The Brown Beret National Organization website has a post from a Brown Beret chapter in which the cooperation is discussed; “The MEChA conference gave us an opportunity to connect with MEChA and solidify our alliance with them. It is our goal to invigorate the triumvirate; BBNO, LA RAZA UNIDA Party, and our educational counterpart, MECHA. Overall, it was a very successful event and we hope to attend other MEChA conferences to show support for our students and to remind them of the goals of the Chicano Movement which is to bring the Chicano Movement to where it once was and to propel those ideals into the 21st century.”

MEChA was initially an organization for institutions of higher education. It is currently in at least four high schools, two of which are in the Tucson Unified School District. It has approximately 300 chapters in universities across the U.S., with 100 of them in California alone.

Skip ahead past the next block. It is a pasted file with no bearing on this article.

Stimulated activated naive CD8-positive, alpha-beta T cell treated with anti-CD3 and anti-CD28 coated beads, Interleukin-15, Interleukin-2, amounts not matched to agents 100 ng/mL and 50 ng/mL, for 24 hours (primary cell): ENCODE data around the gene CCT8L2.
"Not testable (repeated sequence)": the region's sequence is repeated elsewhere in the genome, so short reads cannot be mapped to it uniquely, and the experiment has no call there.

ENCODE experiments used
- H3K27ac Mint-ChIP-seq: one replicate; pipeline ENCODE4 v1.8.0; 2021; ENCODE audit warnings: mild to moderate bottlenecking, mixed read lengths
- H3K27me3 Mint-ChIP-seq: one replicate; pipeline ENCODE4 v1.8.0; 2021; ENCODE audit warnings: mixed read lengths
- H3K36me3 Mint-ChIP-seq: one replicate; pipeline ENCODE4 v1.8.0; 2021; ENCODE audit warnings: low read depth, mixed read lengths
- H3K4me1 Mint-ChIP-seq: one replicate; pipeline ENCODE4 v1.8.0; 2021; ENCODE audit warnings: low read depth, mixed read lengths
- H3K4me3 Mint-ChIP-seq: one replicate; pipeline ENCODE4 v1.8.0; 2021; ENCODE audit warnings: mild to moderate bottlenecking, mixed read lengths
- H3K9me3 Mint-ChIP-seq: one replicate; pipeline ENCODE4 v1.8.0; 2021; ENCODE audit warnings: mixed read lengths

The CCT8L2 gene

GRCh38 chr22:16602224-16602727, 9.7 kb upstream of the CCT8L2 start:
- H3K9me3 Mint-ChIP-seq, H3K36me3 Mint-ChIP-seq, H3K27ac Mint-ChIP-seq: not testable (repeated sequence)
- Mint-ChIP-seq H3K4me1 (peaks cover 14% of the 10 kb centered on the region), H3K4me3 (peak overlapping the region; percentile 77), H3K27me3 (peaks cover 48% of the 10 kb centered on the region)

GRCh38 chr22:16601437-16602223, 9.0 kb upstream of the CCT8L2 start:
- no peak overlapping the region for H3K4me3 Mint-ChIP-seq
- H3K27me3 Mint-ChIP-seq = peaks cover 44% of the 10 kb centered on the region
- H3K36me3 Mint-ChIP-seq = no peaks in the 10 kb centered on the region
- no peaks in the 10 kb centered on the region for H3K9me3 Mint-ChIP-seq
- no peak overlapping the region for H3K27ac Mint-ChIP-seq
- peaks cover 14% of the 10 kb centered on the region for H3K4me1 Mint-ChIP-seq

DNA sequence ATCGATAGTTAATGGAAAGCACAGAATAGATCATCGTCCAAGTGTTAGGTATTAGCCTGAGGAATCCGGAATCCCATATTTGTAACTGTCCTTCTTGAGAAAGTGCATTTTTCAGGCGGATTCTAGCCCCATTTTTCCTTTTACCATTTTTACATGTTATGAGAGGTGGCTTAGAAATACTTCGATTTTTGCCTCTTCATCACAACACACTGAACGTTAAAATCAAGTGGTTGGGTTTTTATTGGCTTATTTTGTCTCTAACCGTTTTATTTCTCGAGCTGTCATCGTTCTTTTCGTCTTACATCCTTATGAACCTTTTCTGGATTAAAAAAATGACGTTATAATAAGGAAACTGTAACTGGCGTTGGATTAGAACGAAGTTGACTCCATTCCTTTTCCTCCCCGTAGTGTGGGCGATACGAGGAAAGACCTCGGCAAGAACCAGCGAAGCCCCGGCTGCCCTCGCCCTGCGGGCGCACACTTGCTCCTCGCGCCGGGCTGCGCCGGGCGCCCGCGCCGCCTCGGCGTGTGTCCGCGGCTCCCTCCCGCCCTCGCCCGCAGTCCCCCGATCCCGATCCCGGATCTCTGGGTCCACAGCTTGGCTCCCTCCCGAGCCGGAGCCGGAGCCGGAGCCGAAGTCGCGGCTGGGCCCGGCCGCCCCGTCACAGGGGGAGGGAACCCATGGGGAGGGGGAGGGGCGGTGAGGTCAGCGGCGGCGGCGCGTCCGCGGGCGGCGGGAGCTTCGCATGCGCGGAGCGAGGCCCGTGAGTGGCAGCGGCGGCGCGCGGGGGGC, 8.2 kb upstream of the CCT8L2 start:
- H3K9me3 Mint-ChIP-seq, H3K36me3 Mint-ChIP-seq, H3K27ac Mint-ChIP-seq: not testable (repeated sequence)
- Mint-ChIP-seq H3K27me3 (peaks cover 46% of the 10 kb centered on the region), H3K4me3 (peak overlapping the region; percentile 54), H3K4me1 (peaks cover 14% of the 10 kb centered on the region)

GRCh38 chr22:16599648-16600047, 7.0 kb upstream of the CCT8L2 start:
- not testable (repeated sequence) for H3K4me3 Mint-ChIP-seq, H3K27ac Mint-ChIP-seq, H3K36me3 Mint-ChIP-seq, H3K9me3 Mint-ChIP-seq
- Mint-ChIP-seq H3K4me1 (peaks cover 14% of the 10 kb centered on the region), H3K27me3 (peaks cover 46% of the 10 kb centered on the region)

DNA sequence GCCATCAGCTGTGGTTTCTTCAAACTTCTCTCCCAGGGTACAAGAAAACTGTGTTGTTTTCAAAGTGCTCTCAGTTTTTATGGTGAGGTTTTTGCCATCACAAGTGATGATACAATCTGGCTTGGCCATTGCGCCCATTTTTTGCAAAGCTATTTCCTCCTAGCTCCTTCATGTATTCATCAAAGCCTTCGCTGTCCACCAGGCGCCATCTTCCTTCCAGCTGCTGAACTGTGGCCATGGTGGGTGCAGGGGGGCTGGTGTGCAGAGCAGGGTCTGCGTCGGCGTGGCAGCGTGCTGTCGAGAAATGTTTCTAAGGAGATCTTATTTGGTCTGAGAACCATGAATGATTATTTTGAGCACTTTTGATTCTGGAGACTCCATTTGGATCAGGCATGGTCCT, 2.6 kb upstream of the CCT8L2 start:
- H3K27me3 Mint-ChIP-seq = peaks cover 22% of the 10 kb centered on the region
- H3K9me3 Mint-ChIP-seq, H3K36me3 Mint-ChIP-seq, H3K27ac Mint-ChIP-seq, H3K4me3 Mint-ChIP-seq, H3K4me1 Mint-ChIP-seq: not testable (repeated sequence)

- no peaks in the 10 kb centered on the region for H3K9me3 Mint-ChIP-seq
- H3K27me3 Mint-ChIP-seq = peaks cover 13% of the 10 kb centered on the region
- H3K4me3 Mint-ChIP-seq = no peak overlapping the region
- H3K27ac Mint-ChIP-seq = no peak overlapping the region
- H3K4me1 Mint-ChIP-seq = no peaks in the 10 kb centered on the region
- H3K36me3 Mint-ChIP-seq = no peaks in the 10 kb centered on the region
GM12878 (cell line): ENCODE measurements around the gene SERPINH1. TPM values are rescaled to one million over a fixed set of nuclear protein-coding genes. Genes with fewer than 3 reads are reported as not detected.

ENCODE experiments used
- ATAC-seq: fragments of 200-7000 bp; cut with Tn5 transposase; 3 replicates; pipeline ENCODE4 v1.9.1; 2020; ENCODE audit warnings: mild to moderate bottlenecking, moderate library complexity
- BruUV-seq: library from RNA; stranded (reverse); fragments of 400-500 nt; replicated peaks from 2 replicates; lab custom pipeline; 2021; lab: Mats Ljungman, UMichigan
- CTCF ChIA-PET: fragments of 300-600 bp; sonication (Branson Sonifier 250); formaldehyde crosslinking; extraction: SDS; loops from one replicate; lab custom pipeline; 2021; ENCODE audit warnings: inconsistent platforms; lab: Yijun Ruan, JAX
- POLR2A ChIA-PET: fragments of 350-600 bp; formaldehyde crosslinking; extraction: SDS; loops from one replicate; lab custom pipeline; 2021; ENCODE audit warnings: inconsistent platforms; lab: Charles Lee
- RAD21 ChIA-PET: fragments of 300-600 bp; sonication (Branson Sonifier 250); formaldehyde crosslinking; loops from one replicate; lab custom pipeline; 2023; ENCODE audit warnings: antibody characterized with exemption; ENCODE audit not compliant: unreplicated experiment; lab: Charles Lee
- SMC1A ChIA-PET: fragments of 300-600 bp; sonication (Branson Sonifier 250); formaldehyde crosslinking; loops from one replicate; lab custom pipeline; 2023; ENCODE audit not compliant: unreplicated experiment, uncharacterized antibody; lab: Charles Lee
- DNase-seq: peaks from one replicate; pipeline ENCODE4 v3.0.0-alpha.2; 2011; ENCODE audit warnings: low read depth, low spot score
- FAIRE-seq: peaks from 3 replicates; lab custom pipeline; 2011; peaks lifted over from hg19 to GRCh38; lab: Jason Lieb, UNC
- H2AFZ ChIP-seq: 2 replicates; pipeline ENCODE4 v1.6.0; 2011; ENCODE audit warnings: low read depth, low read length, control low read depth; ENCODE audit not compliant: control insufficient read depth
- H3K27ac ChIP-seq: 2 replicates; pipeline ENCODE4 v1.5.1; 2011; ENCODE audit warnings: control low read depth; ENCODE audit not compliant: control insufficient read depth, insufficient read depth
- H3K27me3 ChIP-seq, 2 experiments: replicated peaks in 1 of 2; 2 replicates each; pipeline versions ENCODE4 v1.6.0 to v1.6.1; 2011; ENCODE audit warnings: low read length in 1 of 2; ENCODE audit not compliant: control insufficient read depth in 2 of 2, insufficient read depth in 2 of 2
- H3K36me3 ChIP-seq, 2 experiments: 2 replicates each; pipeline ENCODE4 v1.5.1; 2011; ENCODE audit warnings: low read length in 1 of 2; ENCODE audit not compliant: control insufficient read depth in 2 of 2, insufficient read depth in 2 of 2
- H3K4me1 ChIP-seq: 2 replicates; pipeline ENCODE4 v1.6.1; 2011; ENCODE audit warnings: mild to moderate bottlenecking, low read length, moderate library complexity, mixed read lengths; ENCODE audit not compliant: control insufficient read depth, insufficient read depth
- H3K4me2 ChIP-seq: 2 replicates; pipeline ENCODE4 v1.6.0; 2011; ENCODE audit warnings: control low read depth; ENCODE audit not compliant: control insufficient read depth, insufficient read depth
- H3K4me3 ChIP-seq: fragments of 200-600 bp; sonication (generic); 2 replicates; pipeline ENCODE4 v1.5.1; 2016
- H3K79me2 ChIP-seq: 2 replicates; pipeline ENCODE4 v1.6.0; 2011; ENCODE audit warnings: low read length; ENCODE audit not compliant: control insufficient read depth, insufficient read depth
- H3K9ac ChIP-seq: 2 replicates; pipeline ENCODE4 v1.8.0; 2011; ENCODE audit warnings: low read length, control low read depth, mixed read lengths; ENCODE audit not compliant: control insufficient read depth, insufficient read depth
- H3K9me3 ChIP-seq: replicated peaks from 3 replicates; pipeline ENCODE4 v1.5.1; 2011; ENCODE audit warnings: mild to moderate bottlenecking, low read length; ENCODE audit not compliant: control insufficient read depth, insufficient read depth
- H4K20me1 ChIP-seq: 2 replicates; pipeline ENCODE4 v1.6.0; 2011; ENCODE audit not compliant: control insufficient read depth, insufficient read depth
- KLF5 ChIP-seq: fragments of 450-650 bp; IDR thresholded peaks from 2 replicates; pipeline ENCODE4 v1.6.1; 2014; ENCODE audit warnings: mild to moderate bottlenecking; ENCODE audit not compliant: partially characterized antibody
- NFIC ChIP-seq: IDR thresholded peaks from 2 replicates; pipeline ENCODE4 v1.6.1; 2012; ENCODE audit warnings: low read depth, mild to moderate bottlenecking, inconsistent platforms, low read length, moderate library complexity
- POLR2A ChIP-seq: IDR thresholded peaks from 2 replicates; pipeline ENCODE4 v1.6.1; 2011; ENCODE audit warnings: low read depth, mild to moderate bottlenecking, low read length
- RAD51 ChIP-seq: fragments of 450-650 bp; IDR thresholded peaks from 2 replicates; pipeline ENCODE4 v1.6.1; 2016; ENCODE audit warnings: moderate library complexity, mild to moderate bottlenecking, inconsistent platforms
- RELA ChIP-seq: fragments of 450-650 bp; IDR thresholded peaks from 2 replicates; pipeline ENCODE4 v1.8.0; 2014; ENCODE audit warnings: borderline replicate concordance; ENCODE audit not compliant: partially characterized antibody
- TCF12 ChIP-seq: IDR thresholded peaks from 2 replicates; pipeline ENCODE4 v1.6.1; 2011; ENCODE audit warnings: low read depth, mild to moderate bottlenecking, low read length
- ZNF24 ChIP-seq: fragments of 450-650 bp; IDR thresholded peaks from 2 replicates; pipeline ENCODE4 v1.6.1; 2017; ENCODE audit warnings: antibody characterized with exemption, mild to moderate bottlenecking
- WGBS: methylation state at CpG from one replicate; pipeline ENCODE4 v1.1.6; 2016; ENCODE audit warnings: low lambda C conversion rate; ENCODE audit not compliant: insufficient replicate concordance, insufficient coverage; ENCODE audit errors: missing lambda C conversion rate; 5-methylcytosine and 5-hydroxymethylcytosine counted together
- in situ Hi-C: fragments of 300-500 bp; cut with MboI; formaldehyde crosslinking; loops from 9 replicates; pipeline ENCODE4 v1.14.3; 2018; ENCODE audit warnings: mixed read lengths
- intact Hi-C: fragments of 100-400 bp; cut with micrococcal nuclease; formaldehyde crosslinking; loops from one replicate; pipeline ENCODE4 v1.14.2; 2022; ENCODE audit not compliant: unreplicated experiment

Aztlán, La Reconquista and Chicano Studies

There is much speculation that MEChA along with other Latino nationalist groups intends to decolonize, reconquer, and reclaim the Southwestern portion of the United States known by some as Aztlan. Aztlan is described in MEChA’s literature as “the land that is ours by birthright.”

Whether Aztlan is simply a state of mind, a sort of theoretical construct, or an actual geographic tract and whether La Reconquista means a simple majority of Latinos in our Republic, or a revolution and transformation into a more socialistic system are the most common questions that arise due to the heated rhetoric and speculation on both sides of the issue. There are few credible sources to support definitively any of these claims.